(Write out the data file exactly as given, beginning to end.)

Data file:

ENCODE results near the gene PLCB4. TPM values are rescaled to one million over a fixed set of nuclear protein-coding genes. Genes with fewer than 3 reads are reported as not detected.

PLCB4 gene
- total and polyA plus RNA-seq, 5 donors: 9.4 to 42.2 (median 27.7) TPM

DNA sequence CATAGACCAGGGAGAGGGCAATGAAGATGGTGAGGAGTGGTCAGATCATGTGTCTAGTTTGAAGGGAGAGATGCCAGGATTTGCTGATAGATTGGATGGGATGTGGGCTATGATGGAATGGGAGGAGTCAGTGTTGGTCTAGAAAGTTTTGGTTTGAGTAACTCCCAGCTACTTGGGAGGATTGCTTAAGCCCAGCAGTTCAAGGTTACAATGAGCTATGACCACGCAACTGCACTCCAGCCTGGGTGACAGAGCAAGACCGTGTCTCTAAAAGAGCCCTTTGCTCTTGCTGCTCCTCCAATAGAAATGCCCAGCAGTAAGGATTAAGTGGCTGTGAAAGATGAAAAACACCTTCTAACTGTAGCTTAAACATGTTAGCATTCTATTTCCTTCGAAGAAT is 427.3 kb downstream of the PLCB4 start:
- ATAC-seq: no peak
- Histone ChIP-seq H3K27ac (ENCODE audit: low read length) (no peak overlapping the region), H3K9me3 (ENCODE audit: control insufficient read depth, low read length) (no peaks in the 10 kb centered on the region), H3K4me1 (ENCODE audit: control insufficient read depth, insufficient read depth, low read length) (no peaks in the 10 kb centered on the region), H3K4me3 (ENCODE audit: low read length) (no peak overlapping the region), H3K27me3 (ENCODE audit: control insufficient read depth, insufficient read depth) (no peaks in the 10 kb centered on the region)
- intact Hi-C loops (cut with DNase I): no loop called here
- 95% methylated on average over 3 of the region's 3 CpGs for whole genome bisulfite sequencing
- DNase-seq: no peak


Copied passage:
ENCODE results near the gene PLCB4. TPM values are rescaled to one million over a fixed set of nuclear protein-coding genes. Genes with fewer than 3 reads are reported as not detected.

PLCB4 gene
- total and polyA plus RNA-seq, 5 donors: 9.4 to 42.2 (median 27.7) TPM

DNA sequence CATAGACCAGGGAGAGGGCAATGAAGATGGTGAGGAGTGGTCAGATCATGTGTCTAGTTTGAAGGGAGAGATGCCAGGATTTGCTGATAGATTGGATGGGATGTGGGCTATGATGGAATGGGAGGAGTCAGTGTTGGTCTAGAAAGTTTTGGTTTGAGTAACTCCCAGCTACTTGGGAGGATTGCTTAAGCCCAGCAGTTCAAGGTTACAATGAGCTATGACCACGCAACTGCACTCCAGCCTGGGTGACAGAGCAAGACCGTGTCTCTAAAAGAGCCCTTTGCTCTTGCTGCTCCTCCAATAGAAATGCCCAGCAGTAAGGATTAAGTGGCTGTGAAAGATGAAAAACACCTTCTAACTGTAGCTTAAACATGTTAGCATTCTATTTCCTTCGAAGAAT is 427.3 kb downstream of the PLCB4 start:
- ATAC-seq: no peak
- Histone ChIP-seq H3K27ac (ENCODE audit: low read length) (no peak overlapping the region), H3K9me3 (ENCODE audit: control insufficient read depth, low read length) (no peaks in the 10 kb centered on the region), H3K4me1 (ENCODE audit: control insufficient read depth, insufficient read depth, low read length) (no peaks in the 10 kb centered on the region), H3K4me3 (ENCODE audit: low read length) (no peak overlapping the region), H3K27me3 (ENCODE audit: control insufficient read depth, insufficient read depth) (no peaks in the 10 kb centered on the region)
- intact Hi-C loops (cut with DNase I): no loop called here
- 95% methylated on average over 3 of the region's 3 CpGs for whole genome bisulfite sequencing
- DNase-seq: no peak